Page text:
After refueling in the mid-Atlantic and suffering bow damage from being rammed by a tanker, a 769-ton Nazi U-Boat reached its destination, the American East Coast, early on Monday, May 4, 1942.
U-333 stayed submerged off the balmy southeastern Florida shore during the daylight hours and then surfaced when evening came. Climbing one after another to the bridge for a breath of fresh air, Lt. Cmdr. Peter Cremer and his 43 crewmen rubbed their eyes in disbelief.
“We had left a blacked-out Europe behind us,” reported Cremer, one of Admiral Karl Dönitz’ bold “gray wolf” submarine skippers who wreaked havoc on Allied convoys throughout World War II. “Yet here the buoys were blinking as normal, the famous lighthouse as Jupiter Inlet was sweeping its luminous cone far over the sea. We were cruising off a brightly lit coastal road with darting headlights from innumerable cars.”
“All We Had to Do Was Press the Button…”
Laden with 14 torpedoes and mines, the Type VII submarine moved in so close to the Florida coastline, said Cremer, that “we could distinguish equally the big hotels and the cheap dives, and read the flickering neon signs… All of this after nearly five months of war! Before this sea of light, against this footlight glare of a carefree new world, we were passing the silhouettes of ships recognizable in every detail and sharp as the outlines in a sales catalogue. Here they were formally presented to us on a plate: please help yourselves! All we had to do was press the button.”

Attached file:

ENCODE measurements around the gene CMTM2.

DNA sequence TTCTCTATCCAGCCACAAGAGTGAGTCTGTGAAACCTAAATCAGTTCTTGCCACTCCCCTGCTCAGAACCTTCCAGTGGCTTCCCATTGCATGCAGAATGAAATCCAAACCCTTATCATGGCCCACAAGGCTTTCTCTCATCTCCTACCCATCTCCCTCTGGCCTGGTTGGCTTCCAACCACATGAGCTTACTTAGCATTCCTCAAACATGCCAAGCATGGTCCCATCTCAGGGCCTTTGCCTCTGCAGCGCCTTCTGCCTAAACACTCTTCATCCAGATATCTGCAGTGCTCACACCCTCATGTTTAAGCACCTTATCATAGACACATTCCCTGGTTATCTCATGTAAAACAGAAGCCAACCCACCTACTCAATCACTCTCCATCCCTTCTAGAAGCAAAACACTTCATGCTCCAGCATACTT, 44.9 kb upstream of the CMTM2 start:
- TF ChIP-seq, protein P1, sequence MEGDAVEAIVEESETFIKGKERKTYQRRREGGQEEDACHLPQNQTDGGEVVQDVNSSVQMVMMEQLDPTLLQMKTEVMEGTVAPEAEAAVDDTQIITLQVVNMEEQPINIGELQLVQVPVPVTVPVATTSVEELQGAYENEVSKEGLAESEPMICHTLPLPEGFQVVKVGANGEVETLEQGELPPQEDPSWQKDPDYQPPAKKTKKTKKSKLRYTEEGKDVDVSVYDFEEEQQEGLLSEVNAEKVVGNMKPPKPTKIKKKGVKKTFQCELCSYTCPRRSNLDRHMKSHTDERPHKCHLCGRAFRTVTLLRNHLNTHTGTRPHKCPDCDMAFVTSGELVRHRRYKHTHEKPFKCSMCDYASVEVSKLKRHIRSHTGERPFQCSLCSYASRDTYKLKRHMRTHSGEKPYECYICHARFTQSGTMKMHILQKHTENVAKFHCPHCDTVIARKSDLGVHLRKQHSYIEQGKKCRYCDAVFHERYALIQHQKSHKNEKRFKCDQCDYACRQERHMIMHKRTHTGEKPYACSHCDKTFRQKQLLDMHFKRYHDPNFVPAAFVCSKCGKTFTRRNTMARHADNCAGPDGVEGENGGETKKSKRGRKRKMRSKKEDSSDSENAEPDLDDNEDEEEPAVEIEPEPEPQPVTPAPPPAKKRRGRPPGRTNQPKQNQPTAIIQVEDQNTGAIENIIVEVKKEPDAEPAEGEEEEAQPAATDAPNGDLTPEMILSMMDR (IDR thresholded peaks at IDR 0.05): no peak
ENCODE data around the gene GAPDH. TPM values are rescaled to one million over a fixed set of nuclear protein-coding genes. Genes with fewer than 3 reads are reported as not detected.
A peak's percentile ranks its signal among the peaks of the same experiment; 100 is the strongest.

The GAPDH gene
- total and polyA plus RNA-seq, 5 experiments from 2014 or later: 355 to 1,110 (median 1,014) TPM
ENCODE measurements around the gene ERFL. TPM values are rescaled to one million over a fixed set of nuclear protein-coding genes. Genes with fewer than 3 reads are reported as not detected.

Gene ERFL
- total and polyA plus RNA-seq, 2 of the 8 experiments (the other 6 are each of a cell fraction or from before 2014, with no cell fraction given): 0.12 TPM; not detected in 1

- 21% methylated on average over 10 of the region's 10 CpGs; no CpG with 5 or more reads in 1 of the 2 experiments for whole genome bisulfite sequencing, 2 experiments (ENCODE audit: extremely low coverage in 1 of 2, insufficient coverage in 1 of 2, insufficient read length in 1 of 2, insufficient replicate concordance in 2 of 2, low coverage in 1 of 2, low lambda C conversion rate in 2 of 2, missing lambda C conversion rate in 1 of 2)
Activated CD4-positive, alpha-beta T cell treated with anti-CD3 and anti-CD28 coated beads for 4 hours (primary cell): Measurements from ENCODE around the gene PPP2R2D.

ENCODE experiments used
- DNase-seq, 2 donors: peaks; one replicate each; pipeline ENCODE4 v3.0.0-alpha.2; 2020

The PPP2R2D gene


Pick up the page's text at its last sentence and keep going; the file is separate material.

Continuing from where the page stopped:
So begins “A Roll of the Drums,” Michael Hull’s chilling feature in the August 2014 edition  of WWII History Magazine. As you’ll read inside, it wasn’t just U-333 that threatened America’s shorlines. Nazi U-Boats were hightly effective in bringing World War II to North America as they ravaged merchant shipping all along the East Coast.
Of course, this is only one of many in-depth articles you’ll find in the August 2014 edition. Others include:
“The Big Three in Tehran”
Franklin D. Roosevelt, Winston Chruchill Joseph Stalin, and their pivotal meeting in the Iranian capital in late 1943.
“One in a Thousand Chance”
In May 1942, a Japanese submarine force snuck into Sydney harbor in a daring, suicidal attack.
“In Peiper’s Path”
The offensive Adolf Hitler sent Jochen Peiper into was his last desperate gamble in the West. But how did it influence the fighting at the Battle of the Bulge?
“The Invasion of New Zealand”
In preparation for amphibious operations in the Pacific, U.S. Marines trained in New Zealand.
“Score 109 to 1″
In the spring of 1944, the small island of Biak—a stepping stone to the Philippines—was taken by the Americans.
Let us know what you think about this and other features in the August 2014 edition  by commenting on our website.